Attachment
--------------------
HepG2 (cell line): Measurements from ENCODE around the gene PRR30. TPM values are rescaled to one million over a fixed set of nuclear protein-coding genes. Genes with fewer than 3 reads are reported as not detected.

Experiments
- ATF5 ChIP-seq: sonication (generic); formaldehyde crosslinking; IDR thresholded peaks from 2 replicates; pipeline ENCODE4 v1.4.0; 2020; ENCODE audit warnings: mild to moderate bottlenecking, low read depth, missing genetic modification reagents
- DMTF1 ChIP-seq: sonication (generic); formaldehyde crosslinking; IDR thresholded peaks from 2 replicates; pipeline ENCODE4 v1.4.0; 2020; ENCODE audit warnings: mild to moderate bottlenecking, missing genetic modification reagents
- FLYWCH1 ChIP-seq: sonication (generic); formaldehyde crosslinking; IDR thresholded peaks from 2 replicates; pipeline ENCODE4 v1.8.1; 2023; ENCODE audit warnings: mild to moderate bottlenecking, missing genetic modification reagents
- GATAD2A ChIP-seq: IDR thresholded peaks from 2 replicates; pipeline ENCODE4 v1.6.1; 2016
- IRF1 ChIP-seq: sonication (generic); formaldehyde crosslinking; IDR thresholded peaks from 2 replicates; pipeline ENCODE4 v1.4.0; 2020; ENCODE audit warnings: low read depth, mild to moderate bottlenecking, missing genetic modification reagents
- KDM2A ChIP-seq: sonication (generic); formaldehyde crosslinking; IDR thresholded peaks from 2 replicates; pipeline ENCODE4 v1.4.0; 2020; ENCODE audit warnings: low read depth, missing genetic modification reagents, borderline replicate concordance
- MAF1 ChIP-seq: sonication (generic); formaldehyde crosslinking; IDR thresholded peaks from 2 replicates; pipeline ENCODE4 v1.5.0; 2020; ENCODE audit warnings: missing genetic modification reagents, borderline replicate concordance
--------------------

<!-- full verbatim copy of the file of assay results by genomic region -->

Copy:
HepG2 (cell line): Measurements from ENCODE around the gene PRR30. TPM values are rescaled to one million over a fixed set of nuclear protein-coding genes. Genes with fewer than 3 reads are reported as not detected.

Experiments
- ATF5 ChIP-seq: sonication (generic); formaldehyde crosslinking; IDR thresholded peaks from 2 replicates; pipeline ENCODE4 v1.4.0; 2020; ENCODE audit warnings: mild to moderate bottlenecking, low read depth, missing genetic modification reagents
- DMTF1 ChIP-seq: sonication (generic); formaldehyde crosslinking; IDR thresholded peaks from 2 replicates; pipeline ENCODE4 v1.4.0; 2020; ENCODE audit warnings: mild to moderate bottlenecking, missing genetic modification reagents
- FLYWCH1 ChIP-seq: sonication (generic); formaldehyde crosslinking; IDR thresholded peaks from 2 replicates; pipeline ENCODE4 v1.8.1; 2023; ENCODE audit warnings: mild to moderate bottlenecking, missing genetic modification reagents
- GATAD2A ChIP-seq: IDR thresholded peaks from 2 replicates; pipeline ENCODE4 v1.6.1; 2016
- IRF1 ChIP-seq: sonication (generic); formaldehyde crosslinking; IDR thresholded peaks from 2 replicates; pipeline ENCODE4 v1.4.0; 2020; ENCODE audit warnings: low read depth, mild to moderate bottlenecking, missing genetic modification reagents
- KDM2A ChIP-seq: sonication (generic); formaldehyde crosslinking; IDR thresholded peaks from 2 replicates; pipeline ENCODE4 v1.4.0; 2020; ENCODE audit warnings: low read depth, missing genetic modification reagents, borderline replicate concordance
- MAF1 ChIP-seq: sonication (generic); formaldehyde crosslinking; IDR thresholded peaks from 2 replicates; pipeline ENCODE4 v1.5.0; 2020; ENCODE audit warnings: missing genetic modification reagents, borderline replicate concordance